Portland

View of “Cathy Wilkes,” 2018.  Photo: Leif Anderson.

View of “Cathy Wilkes,” 2018. Photo: Leif Anderson.

Cathy Wilkes

Yale Union (YU)

How faint can a signal be and still transmit its meaning? At Yale Union, Glasgow-based artist Cathy Wilkes tested the limits of gallery-based communication with a small suite of unforthcoming images and objects that asked of their viewers fairly extreme levels of interpretive generosity. Those willing to invest in the artist’s elusive system of signification—more like an ambience of suggestion—were rewarded with a fine, almost transparent, sacramental vibration. For doubters, the experience was probably less.

Hung along the walls of YU’s hangar-like space, low to the floor, were six small images spaced widely enough to discourage the viewer from making any connections or performing cross-readings: a sun-brightened kitchen sink in grisaille, a color photo of a girl eating pizza, a drawing of a dog, a graphite drawing of some kind of grid, a white canvas with faint pink blush coming through, a brownish canvas composed of splotches and blobs. The pictures—each of which was unremarkable alone—seemed selected explicitly to frustrate easy reading, but they invited the judgment of arbitrariness as well.

Matching the low eye level of the images were four child-size mannequin-type figures also spaced liberally across the giant room. The most isolated of them resembled a chalk-white Sluggo—the boy from the comic strip Nancy, with his jug ears and skullcap—dressed in a simple purple robe, mounted on a bland, cotton-covered plinth. The figure gazed out across a thirty-yard chasm at two rectangular burlap pedestals with cruciform shapes made of tape and woven material affixed to their tops, each decorated with a single dried flower stem. Seen from afar, the low, rectangular shapes resembled single mattresses as designed by Donald Judd, or, more likely, stripped-down Minimalist coffins. Two more mannequins stood at the head of these apparent coffins. They resembled the Sluggo poppet in size, but were seemingly of a different creed, with long necks and bald heads and fingernail-shaped indentations for eyes. One wore an orange garment, the other a white garment with a fake flower and bib. A way off stood the fourth, final figure, with a brown wig and a brocade head covering, like a repurposed doily. This figure’s face was of mottled mâché, with sad, collaged eyes, though none of the figures could be called remotely expressive.

Was the scene a funeral? Was the purple-robed Sluggo figure presiding? Were the other figures mourners? Family members? Fellow villagers? Had the figure off to the side been excommunicated for some reason? Was the spacing consequential in any way? The accompanying text made a point of not explaining anything, turning nondisclosure into virtue, but as the photons of significance feebly emanated, a viewer was forced to wonder: Death as an abstract concept? Death without a body? Grief without pain? Ceremony without doxology? The artist has deployed mannequin formations in the past to suggest cryptic domestic scenes, often to dour effect. Was there an evolving methodology here? An emotional point of view? Were these only gestures toward a later, more full-blown statement?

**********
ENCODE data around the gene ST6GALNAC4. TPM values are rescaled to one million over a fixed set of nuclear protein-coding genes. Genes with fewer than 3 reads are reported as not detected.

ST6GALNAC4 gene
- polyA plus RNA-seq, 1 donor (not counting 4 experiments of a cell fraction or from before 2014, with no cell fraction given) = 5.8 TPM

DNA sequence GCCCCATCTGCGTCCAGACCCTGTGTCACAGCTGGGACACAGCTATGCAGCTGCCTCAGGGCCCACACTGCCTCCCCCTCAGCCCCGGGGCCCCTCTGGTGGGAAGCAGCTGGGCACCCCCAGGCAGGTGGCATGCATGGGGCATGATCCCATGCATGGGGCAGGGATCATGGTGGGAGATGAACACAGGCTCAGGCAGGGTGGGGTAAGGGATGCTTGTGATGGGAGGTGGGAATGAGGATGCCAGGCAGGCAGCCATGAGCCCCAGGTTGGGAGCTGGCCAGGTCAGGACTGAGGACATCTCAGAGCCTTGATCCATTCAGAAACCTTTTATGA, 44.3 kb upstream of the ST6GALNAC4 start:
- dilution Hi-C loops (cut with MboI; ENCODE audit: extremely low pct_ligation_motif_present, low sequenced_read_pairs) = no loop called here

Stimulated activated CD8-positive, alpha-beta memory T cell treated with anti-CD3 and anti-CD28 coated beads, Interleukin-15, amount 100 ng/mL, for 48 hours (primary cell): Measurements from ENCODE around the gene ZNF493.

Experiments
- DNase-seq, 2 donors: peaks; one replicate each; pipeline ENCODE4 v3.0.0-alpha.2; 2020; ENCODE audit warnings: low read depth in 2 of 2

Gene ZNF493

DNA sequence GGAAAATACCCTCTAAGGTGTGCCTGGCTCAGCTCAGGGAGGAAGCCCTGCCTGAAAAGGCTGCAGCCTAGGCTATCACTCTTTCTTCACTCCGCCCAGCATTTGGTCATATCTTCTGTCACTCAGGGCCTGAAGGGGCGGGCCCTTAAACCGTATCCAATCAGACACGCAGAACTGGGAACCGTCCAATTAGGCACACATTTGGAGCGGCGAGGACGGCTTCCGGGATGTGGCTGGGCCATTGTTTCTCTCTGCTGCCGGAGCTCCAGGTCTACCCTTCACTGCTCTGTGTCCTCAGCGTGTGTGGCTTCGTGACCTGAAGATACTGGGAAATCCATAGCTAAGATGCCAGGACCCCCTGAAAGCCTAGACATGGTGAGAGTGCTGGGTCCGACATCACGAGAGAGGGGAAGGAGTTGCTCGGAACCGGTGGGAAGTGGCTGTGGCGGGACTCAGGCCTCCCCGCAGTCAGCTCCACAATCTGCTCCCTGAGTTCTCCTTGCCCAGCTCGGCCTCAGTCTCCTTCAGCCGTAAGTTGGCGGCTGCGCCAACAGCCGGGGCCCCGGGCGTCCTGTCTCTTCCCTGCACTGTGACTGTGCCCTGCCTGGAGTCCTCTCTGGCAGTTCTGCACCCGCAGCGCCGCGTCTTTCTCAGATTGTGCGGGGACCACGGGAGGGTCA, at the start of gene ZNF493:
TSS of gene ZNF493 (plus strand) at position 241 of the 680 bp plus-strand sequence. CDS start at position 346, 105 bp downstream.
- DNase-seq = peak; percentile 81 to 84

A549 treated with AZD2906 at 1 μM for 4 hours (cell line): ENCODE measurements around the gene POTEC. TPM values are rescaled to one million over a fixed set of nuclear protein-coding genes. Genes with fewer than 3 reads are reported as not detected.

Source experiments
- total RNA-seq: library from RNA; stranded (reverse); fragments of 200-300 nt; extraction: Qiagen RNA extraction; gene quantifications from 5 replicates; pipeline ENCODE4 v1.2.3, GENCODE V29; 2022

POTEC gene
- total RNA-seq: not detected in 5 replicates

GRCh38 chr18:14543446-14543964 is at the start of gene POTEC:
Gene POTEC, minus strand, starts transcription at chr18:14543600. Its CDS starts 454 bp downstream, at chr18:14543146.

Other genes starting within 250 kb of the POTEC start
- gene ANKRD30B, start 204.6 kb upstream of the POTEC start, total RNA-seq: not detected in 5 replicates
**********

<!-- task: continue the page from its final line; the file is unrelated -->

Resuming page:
A few more objects led deeper or perhaps more widely into a discernible structure of feeling and thought. A pristine glass vitrine displaying an antique crystal decanter with a silver handle and mouth was mounted on a wall space well isolated from any other image in the room. So near to the funereal scene, the empty vessel flickered with liturgical associations, suggesting the transubstantiation of water into wine, but again the circuit was dampened. No water, no wine, just air, a Eucharist without mass.

Lastly, a few floor objects offered (potentially) more leading clues toward retrievable meaning: a book made of fabric scraps, opened to a spread embroidered with the word apples, and, perhaps most tellingly, a ceramic plate depicting a crucifixion scene—Jesus and the two thieves planted on Golgotha. Here, at last, a theme of transfiguration seemed to achieve a detectably Catholic inflection, albeit stripped of gaudy ornament and beamed through a secondhand object of camp. As in works by Robert Gober, with their surreal psycho-theology of ellipsis and disjunction, the detail maybe offered a glimpse at divine currents gushing beyond the viewer’s senses—touching the disparate, alienated elements of the show and lending them a shared atmosphere—or possibly a glimpse into nothing at all.

Jon Raymond